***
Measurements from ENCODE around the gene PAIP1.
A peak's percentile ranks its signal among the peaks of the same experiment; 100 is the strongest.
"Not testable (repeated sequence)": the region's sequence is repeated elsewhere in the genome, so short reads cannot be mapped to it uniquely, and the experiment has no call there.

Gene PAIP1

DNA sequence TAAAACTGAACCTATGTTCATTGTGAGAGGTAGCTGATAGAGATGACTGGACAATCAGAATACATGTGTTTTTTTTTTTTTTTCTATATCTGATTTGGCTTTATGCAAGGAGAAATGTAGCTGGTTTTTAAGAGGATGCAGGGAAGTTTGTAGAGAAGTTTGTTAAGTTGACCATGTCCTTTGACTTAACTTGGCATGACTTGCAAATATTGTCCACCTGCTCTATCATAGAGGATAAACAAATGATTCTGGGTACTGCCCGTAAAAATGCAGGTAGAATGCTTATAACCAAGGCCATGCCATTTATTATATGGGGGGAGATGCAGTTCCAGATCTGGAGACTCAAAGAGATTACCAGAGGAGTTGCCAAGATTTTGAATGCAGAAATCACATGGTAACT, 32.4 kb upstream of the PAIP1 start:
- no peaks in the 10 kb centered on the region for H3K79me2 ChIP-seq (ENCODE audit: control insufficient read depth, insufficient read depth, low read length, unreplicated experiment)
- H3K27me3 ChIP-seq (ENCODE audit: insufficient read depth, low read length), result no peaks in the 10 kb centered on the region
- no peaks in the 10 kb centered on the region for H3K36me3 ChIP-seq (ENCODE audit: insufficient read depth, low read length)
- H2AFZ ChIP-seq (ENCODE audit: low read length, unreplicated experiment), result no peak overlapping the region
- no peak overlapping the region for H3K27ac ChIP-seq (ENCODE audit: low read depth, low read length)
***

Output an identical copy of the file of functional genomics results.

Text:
Measurements from ENCODE around the gene PAIP1.
A peak's percentile ranks its signal among the peaks of the same experiment; 100 is the strongest.
"Not testable (repeated sequence)": the region's sequence is repeated elsewhere in the genome, so short reads cannot be mapped to it uniquely, and the experiment has no call there.

Gene PAIP1

DNA sequence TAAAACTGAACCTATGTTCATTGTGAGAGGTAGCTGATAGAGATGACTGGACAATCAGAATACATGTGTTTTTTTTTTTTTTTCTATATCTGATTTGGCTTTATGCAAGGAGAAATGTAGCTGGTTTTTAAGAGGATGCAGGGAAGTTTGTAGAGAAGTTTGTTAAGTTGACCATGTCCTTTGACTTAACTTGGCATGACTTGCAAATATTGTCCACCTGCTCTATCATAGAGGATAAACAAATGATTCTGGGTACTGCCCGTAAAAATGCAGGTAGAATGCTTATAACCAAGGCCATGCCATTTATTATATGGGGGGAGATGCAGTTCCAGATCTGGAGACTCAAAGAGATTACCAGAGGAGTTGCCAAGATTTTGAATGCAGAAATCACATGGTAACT, 32.4 kb upstream of the PAIP1 start:
- no peaks in the 10 kb centered on the region for H3K79me2 ChIP-seq (ENCODE audit: control insufficient read depth, insufficient read depth, low read length, unreplicated experiment)
- H3K27me3 ChIP-seq (ENCODE audit: insufficient read depth, low read length), result no peaks in the 10 kb centered on the region
- no peaks in the 10 kb centered on the region for H3K36me3 ChIP-seq (ENCODE audit: insufficient read depth, low read length)
- H2AFZ ChIP-seq (ENCODE audit: low read length, unreplicated experiment), result no peak overlapping the region
- no peak overlapping the region for H3K27ac ChIP-seq (ENCODE audit: low read depth, low read length)